I simply grabbed some scrap cardboard, reinforced it with a weave of duct tape, added a d-clip for attachment to a belt, and velcro patches on the back for a strap to my leg. Don't use two patches of velcro for this strap. It holds fine when running, but isn't the tightest or most secure. I would recommend using elastic for leg straps instead, with one permanently attached end on the speedloader holder and a velcroed end for adjustment.

This is how I wear mine:

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I matched the spacing of my female velcro on the outside facing side of the leg holder with the male side on my speedloaders for maximum bonding strength.

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This is the velcro I used. It's industrial strength stuff from Lowes. 2" wide velcro is the way to go.

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Conclusion and Words:

I am skeptical of how useful these will actually be in a war. However, I am sure that this design is sturdy enough to stand up to the running and other movement during a war. A few improvements that this design has over existing ones:

-Hinging dart door can be operated one handed. This is essential, as your other hand will obviously be occupied (with blaster or otherwise).
-The hinging door also assures that their won't be string and a dangling cap to deal with after you reload.
-Velcro allows for easy attachment and unattachment.
-Thinwall PVC reduces weight
-The only machining required is the drilling and cutting of the cap pieces and PVC tubing.

A few words for anybody who is wondering why I chose this particular set up:

My inspiration comes from our HvZ program here at Ohio State. There are a group of players here know as the Sock Ninjas. If it isn't apparent, they only use socks. I learned quite a bit from their construction techniques. Each member has a vest covered entirely of velcro with twill as the base material, and a sock rolling design that incorporates velcro for attachment to said vests. They are able to carry 80 or more socks on their person with ease. They recommended this particular velcro due to its outstanding bonding strength.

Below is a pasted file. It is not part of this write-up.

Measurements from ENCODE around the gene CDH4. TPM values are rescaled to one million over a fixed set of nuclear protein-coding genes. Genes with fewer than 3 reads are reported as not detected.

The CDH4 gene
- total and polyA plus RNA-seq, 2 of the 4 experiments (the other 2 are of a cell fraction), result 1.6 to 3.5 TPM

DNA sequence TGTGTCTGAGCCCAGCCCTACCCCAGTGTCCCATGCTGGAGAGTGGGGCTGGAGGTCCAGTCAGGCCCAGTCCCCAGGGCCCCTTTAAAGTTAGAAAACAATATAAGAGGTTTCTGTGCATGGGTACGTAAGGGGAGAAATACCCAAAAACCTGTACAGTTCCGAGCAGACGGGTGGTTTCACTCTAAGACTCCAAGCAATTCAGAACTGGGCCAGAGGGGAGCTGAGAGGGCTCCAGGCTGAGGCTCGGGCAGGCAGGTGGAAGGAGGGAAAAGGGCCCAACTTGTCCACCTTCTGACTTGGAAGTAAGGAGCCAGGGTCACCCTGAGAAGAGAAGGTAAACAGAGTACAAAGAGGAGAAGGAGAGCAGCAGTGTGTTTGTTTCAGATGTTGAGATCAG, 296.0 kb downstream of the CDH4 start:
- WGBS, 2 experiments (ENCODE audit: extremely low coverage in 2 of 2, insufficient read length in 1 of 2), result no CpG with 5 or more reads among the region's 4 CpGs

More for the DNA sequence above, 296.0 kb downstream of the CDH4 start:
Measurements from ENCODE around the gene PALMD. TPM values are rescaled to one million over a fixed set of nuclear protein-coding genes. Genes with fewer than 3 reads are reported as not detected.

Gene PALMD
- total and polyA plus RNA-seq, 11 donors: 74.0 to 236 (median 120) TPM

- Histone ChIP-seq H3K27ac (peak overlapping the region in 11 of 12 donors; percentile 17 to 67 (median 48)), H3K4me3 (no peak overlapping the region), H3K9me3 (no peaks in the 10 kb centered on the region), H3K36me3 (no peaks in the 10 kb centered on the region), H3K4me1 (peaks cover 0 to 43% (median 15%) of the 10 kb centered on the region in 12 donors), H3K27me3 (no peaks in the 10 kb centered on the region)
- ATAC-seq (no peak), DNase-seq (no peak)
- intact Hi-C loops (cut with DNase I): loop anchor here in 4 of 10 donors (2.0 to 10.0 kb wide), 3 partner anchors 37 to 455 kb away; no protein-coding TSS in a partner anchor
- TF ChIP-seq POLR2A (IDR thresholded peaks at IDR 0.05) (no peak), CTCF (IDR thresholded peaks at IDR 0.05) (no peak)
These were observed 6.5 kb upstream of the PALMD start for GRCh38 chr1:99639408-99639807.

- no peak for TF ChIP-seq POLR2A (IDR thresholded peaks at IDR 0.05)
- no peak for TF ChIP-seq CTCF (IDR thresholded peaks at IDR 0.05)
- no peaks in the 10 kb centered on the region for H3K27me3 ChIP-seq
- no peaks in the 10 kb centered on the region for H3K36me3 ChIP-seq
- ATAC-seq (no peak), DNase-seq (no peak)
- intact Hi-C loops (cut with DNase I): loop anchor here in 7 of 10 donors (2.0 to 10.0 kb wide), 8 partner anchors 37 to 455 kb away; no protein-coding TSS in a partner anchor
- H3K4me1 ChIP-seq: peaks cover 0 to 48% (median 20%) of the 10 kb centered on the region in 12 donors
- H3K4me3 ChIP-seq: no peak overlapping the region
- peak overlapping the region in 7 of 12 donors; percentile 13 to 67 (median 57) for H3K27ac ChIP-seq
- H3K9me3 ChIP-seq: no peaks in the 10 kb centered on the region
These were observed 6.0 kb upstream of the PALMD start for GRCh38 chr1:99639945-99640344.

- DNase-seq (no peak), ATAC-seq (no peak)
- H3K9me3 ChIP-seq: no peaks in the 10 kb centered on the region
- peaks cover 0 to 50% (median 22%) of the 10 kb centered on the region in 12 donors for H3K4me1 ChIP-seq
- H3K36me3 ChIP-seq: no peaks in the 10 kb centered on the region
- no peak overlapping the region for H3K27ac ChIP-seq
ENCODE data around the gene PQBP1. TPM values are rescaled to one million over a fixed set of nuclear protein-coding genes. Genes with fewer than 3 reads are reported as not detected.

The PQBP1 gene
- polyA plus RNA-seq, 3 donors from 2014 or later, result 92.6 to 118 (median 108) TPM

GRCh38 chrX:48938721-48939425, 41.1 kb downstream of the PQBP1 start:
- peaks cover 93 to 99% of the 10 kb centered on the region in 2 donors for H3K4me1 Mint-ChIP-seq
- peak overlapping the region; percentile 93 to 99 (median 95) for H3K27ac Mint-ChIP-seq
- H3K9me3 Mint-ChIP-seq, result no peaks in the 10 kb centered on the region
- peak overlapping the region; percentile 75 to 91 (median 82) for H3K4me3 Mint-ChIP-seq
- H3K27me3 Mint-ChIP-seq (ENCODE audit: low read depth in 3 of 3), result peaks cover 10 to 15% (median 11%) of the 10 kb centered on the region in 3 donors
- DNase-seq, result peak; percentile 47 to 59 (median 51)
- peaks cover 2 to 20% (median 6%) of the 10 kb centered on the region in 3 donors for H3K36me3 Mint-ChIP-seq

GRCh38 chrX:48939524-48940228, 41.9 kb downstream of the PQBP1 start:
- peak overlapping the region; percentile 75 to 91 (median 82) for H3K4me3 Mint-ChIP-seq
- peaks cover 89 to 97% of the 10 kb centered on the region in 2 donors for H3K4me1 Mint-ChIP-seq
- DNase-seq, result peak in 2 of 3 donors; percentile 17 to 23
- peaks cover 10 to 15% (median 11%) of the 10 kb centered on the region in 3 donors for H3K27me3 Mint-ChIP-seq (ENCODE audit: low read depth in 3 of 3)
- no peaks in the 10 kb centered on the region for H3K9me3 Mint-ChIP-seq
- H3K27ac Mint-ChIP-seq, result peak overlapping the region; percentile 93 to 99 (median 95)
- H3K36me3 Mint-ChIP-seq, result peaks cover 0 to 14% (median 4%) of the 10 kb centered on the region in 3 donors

Edited by Xellah, 19 July 2012 - 07:29 PM.

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Ultimator Duel

it cant be as bad as reloading an ak-47 on the run


#2 Shoopy

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Posted 19 July 2012 - 04:08 PM

Very Creative. +10 cool point for use of Duct Tape!

When you run, does the whole essembly flop around? Maybe you should also have something that clips to the bottom of your pants too to prevent that.

One problem. I hate the sound of Velcro. It send a shock though my whole body. But, I guess if it work, it's OK.

Otherwise, very nice. I might mod mine to have a similar dart door.
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#3 spencerak

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Posted 19 July 2012 - 04:32 PM

I really like the door on the end, it looks like it would be really quick for reloading. If/when i get around to makeing some of these I would put them in a pouch on my belt then put orange duct tape on them so I could drop them then pick them up at the end of the round.
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#4 Xellah

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Posted 19 July 2012 - 04:52 PM

When you run, does the whole essembly flop around? Maybe you should also have something that clips to the bottom of your pants too to prevent that.


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There's a strap on the back that goes around my leg.

If/when i get around to makeing some of these I would put them in a pouch on my belt then put orange duct tape on them so I could drop them then pick them up at the end of the round.